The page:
As I understand it, January 17th is National Thank Your Mentor Day. I had no idea that mentors had a powerful enough lobby to merit a holiday, but there you have it. I have a great many people to thank for the position that I’m in right now- both as a professional and as a person- but that’s not what this blog is going to be about. Rather, I’d like to offer some guidance on my experience finding and sustaining mentor relationships.

So many of my friends are in job search mode right now, and it’s a process that can be quite daunting in the absence of someone to guide you through it. Fellow classmates help, but many are in the same position and can’t always provide the experiential advice you might be seeking. If you’re in a graduate program, faculty can help, but they can only provide so much when they’re working with an entire class of graduates. And supervisors can help, but I know that not all students are blessed with such a relationship with their boss. So what to do? Here’s my two cents- and who knows, it may end up being worth even less than that!

Stretch. Mentors don’t always have to serve a solely professional purpose, and they don’t even have to be in the same field as you. Seek the mentorship of someone who goes about their life and their work in a manner that you admire, and seek their counsel. There is a wonderful freedom in talking to someone who has no idea what you do, but is still willing to be there for you 🙂 And who knows? Maybe you could learn from their field and how they operate, and bring their methods into your own work.
A related point here: while a supervisor can be a mentor, that relationship is not an automatic one. If you have a supervisor that is willing to serve in that role for you, that is a wonderfully fortunate thing and you should develop that relationship to the fullest. But if that doesn’t happen for you, it’s okay! Not all supervisor/supervisee relationships will take that tone. And don’t let a lack of mentorship in that role allow you to think you “won’t have a mentor”. Seek that guidance, perspective, and support from other sources.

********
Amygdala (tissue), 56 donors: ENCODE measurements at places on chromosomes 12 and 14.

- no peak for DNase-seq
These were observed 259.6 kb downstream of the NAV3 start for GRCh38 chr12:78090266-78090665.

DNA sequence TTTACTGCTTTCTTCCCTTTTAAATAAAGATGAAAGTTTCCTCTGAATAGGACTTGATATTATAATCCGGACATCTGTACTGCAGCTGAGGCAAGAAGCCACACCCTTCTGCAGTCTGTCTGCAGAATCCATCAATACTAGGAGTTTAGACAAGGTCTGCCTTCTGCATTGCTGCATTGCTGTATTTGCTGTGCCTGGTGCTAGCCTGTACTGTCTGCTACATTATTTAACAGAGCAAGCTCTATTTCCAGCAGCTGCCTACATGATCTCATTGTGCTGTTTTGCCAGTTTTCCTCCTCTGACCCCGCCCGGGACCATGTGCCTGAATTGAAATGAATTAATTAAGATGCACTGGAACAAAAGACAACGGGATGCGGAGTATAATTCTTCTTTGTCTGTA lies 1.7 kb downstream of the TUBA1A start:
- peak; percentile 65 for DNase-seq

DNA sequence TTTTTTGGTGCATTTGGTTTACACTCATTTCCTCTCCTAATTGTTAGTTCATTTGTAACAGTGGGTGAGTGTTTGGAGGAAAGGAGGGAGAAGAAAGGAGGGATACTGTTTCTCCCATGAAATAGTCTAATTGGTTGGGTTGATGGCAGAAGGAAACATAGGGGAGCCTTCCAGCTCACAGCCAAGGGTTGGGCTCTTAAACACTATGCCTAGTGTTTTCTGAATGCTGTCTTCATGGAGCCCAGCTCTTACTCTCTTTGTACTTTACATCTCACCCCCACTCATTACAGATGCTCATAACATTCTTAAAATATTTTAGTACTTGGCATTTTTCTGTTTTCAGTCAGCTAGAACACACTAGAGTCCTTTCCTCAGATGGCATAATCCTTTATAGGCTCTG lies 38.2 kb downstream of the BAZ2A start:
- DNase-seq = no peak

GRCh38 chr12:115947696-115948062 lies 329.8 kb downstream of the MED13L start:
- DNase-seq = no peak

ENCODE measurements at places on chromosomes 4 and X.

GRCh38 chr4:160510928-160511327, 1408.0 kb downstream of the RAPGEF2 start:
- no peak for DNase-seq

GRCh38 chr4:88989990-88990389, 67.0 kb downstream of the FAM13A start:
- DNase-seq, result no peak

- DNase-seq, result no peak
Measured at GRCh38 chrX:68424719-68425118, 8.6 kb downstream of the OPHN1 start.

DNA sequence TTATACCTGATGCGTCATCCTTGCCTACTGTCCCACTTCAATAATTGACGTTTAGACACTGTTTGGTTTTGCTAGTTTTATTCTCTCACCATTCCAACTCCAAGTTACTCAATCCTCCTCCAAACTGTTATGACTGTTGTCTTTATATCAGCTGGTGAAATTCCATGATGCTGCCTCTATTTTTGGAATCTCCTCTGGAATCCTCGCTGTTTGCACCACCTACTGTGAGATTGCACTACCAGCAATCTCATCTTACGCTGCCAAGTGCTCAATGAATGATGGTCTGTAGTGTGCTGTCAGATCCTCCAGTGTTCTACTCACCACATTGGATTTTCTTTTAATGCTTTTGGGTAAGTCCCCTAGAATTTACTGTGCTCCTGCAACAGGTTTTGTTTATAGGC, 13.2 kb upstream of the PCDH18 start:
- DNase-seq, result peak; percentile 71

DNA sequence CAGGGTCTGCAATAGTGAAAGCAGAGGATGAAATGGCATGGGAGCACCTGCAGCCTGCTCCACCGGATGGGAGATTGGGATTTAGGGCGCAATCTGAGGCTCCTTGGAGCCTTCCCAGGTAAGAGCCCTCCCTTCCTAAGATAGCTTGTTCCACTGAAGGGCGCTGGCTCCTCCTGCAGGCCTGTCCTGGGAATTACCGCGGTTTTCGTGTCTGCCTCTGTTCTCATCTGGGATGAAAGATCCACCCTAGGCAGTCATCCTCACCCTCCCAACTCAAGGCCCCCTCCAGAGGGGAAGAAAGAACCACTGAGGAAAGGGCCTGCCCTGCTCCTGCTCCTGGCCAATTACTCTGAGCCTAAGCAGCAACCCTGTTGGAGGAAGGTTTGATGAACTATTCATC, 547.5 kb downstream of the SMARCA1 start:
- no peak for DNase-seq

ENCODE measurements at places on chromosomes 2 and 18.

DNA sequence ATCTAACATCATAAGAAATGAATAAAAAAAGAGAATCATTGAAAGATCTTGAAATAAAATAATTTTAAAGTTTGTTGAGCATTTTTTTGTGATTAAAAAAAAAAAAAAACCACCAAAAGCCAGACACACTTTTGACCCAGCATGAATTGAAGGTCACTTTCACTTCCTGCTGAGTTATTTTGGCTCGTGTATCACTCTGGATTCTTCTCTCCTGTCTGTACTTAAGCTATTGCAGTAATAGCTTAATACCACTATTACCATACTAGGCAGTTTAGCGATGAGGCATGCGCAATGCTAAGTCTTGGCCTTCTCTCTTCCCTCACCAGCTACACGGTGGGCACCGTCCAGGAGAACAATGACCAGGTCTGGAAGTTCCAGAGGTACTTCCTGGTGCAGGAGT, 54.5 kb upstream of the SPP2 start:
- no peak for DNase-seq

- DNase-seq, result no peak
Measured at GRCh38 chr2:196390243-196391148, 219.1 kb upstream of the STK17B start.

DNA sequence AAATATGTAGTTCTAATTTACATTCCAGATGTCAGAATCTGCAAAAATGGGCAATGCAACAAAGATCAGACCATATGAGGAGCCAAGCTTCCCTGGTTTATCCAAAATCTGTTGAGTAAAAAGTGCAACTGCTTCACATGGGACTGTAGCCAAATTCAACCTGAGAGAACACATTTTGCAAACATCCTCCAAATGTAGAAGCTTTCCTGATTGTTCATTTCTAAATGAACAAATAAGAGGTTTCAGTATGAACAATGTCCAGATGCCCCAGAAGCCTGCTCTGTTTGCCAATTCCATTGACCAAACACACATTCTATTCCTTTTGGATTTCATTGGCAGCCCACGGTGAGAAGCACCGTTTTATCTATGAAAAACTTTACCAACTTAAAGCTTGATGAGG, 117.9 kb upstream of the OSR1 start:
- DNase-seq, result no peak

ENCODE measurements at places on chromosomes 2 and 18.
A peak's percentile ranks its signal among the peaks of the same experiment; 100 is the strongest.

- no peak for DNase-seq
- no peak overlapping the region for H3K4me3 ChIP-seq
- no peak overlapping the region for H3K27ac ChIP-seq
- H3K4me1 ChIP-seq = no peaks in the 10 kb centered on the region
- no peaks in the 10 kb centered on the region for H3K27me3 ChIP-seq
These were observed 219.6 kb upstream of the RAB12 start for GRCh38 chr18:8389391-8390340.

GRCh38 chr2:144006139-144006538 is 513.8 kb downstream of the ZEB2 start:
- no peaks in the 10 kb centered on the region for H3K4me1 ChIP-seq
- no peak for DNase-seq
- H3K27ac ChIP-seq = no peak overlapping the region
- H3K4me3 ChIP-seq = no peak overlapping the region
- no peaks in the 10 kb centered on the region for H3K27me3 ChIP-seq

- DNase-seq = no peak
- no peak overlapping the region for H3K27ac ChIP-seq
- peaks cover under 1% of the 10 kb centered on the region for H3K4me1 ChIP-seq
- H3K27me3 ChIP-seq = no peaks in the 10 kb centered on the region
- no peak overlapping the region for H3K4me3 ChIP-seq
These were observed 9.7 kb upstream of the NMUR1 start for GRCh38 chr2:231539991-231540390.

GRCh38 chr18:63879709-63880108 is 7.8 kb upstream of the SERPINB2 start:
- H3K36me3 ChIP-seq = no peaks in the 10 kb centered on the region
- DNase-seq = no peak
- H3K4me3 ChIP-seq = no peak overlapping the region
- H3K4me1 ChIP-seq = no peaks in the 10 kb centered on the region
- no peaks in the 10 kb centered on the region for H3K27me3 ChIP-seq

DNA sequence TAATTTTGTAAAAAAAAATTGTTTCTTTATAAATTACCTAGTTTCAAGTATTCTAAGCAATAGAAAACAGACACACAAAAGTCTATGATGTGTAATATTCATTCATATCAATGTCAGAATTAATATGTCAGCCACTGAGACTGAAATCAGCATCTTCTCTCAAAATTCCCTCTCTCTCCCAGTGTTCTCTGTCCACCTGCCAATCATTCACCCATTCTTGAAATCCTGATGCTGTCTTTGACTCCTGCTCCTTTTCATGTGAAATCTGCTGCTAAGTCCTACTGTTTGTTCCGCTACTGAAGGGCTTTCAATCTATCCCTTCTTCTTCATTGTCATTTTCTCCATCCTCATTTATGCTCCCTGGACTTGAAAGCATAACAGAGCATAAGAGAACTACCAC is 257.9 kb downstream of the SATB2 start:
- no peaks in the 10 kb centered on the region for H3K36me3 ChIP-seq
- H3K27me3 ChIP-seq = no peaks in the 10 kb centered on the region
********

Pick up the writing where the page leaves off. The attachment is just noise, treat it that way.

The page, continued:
Make it organic. The word is out on authenticity in networking, and I’d like to apply it here: trying to approach someone from nowhere asking them to be a mentor is inauthentic. When looking for a mentor, take your time establishing a relationship with the person before asking them to mentor you. And once you have a mentor, make sure to not just talk to them when you’re having a problem or need something. Good mentor relationships come from openness, understanding, and a genuine desire to help. Even if the mentorship is arranged or formed in a somewhat inorganic manner, such as #SAgrow, it can grow to be a natural one if you and your mentor work at it.

Be ready to be mentored. That last point brought up an important additional thought: come into a mentor relationship with an attitude that will allow mentorship. Sometimes when you’re being guided, it will mean deviating from the path that you’re already on. Be open to that possibility, be understanding that the shift might not be easy, and be humble enough to know that a mentor may stir you from the idea that you’re right. In the absence of such an attitude, the relationship likely won’t work for either party.

Show gratitude. Everyone likes to be appreciated. And if someone is making you a part of their life with the goal of making you better, be sure to let them know you appreciate it. Even if it’s a simple thank you at the end of a phone conversation or a Skype chat, it doesn’t go unnoticed. 

What other tips do you have on effective mentor relationships? Who do you call a mentor? And have you thanked your mentor today?

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